The Columbine Trail is a 8.2 mile out and back that climbs through North Cheyenne Canyon Park right outside of Colorado Springs. Colorado Springs is known far and wide for the Garden of the Gods, but North Cheyenne Canyon is a must visit for those in the area. The Columbine trail offers a quick half or quarter day hike that provides seclusion, beautiful views and is not terribly taxing on the body. Although the trail does start at the Starsmore Discover Center, I would recommend starting higher up towards the middle Columbine trail. The one downside to this hike is the big parking area at the base of Helen Hunt Falls which in my mind is the reward for this hike. For me, there is nothing worse than working up a good sweat summiting a trail only to have people climbing out of their cars with ice cream cones in hands enjoying the same views as you.
Columbine Trail Quick Facts
Rating: ★★ (2/5 Stars)
Distance: 8.20 miles RT (starting from lower Columbine TH)
Elevation Start: 6,250 ft
Summit: 7,303 ft
Total Elevation Gain: 1,000 ft
Estimated Time to Complete: 3.5 Hours RT
Difficulty: Moderate What does this mean?
Class: Class 1
Season: Year Round (Expect some snow during October – March)
Directions to Columbine Trail
Trailhead: Starsmore Discovery Center
Getting Here: Starsmore Discovery Center in North Cheyenne Canyon Park
The easiest way to access the Columbine Trail is through the Starsmore Discovery Center. Once you are in Colorado Springs, follow W Cheyenne Road until you reach S Cheyenne Canyon Road. Take S Cheyenne Canyon Road, then take your first left into the parking/picnic area. The Discovery Center will be right across the road and the lower Columbine TH starts behind the building.
If you do not want to start at the lower Columbine TH you can view the complete trail map here
Dogs: Dogs are allowed in the park and this hike is great as far as trail conditions go. Keep in mind this trail is frequented by mountain bikers in case your dog does not jive with them.
Camping: There is no camping allowed in North Cheyenne Canyon Park and camping in general near Colorado Springs is not ideal. However, if you need to camp in the area you can try Golden Eagle Campground. I personally have never stayed there, but it is an option for you.
Make it a Loop: This trail is not a loop, but their are several options to make a larger loop if you want. The map here shows all of the trails in the park. You might easily pair the Columbine trails with Buckhorn Cutoff or Lower Capt Jacks trails. This trail is also easily paired with the Helen Hunt trail (link) which is an easy addition to this hike.
Trail X Factor: The biggest X Factor for the Columbine trail is the trail itself. Although the total elevation gain is only about 1,100 feet, the trail has many switchbacks, climbs and drops into numerous valleys on the way to the summit. I would recommend bringing a good pair of hiking shoes or boots because the loose gravel on the trail can be hard to grip at times, especially if you are rocking Nike’s on the hike. The Columbine trail is heavily used by mountain bikes, so keep this in mind if you are looking for an alternative way to climb this trail.
Hike Tip(s): The Columbine trail is broken into three parts: lower, middle and upper. You can park at either the lower or middle section of the trail and begin your hike. However when Jackie and I hiked, we decided to tackle the whole trail. Just kidding, we honestly did not know that you could park higher up or we probably would have.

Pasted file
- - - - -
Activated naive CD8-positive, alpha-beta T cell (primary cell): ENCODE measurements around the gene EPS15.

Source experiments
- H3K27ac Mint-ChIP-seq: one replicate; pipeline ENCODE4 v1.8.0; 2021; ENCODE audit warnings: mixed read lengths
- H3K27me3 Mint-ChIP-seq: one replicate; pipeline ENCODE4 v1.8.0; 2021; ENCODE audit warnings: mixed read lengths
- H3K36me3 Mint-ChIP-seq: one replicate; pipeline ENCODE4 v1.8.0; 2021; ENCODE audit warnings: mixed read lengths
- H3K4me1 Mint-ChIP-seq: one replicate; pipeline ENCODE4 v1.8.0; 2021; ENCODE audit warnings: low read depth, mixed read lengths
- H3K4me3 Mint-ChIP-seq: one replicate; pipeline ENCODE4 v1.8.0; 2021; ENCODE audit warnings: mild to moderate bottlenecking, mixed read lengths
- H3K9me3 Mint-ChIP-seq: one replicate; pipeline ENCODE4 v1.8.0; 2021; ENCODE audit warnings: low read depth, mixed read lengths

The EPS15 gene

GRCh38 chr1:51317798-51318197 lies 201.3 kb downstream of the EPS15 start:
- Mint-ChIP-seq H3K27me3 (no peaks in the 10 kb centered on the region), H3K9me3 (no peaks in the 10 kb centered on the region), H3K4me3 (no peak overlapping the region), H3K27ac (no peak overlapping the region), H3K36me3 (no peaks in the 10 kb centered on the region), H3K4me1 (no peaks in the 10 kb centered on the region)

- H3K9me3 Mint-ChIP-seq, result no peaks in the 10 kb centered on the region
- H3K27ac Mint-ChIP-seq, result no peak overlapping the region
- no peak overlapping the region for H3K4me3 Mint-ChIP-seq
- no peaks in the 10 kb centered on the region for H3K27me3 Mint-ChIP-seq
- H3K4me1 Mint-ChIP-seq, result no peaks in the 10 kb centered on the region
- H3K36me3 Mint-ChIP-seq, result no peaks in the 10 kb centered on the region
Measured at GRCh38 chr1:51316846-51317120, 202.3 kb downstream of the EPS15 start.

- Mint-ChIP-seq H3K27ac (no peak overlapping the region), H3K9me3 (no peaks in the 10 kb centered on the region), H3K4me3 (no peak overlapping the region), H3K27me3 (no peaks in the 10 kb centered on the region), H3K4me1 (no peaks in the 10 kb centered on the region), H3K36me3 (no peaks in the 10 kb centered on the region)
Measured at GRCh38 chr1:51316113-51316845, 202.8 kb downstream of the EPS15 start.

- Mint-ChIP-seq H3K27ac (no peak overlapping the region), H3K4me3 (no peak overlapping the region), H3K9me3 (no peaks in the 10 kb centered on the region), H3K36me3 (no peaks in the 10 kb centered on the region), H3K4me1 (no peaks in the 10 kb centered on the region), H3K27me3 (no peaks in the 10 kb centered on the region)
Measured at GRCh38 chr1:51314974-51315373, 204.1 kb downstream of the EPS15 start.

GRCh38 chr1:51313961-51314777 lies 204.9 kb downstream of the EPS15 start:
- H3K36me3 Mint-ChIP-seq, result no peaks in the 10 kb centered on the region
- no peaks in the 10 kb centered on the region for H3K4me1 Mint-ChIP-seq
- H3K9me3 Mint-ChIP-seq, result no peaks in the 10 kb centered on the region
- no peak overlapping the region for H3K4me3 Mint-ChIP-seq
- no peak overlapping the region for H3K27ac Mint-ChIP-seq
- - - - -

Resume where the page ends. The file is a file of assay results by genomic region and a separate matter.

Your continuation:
Best Views: The Columbine trail provides great views into the Cheyenne Canyon and Colorado Springs once you get a bit higher on the hike. There are ample opportunities to photograph the valley on the way up to Helen Hunt Falls. If you are looking to take some long exposure shots of the waterfall, be sure to bring filters and a tripod to maximize the photo opportunities around the river and falls themselves.
My Trip to Columbine Trail: May 2016
When we were driving to find the trailhead, we did have a bit of trouble. My advice is to take S. Cheyenne Road and park in the first lot/picnic area on the left. This area is directly across the street from the Starsmore Visitor and Nature center where the lower Columbine TH starts (behind the building). Once we found the trail it was very easy to follow all the way up to Helen Hunt Falls.
The trail itself stays flat for about a mile or so and then begins a steady climb with several switchbacks along the way. I was glad I wore hiking boots because while the trail was never wicked steep, it did consist of loose gravel which I imagined could be very hard to grip with sneakers. For the first 2 miles or so, the trail follows the access road which brings lazy people cars, up to Helen Hunt Falls. It was a great to see the trail peel away from the road after a while so that some of the traffic noise melted away into the aspen trees around us.
The middle section of the Columbine trail provided great views into Cheyenne Valley and of the Broadmoor. This part of the trail can be mentally taxing as it drops into a few valleys and then climbs back up the other side of them with many switchbacks along the way.
Once we reached the upper section of the Columbine trail it was a short 15 minutes or so until we encountered the Helen Hunt parking lot which was chock full of cars. I fully realize it is a smug attitude to have, but I always take satisfaction in hiking to see views that others drive to. We enjoyed the beautiful waterfalls in the area, snapped several pictures and headed back down.
As always, the hike back down to the car was a lot easier and quicker than the hike up. However, this hike did prove to be a bit of an anomaly because of the many switchbacks that we had to climb on the way back to the parking lot.
Overall, I would recommend this hike, but would probably start from the middle section of the trail. The lower portion does not add much to the hike and takes away about 2 miles RT.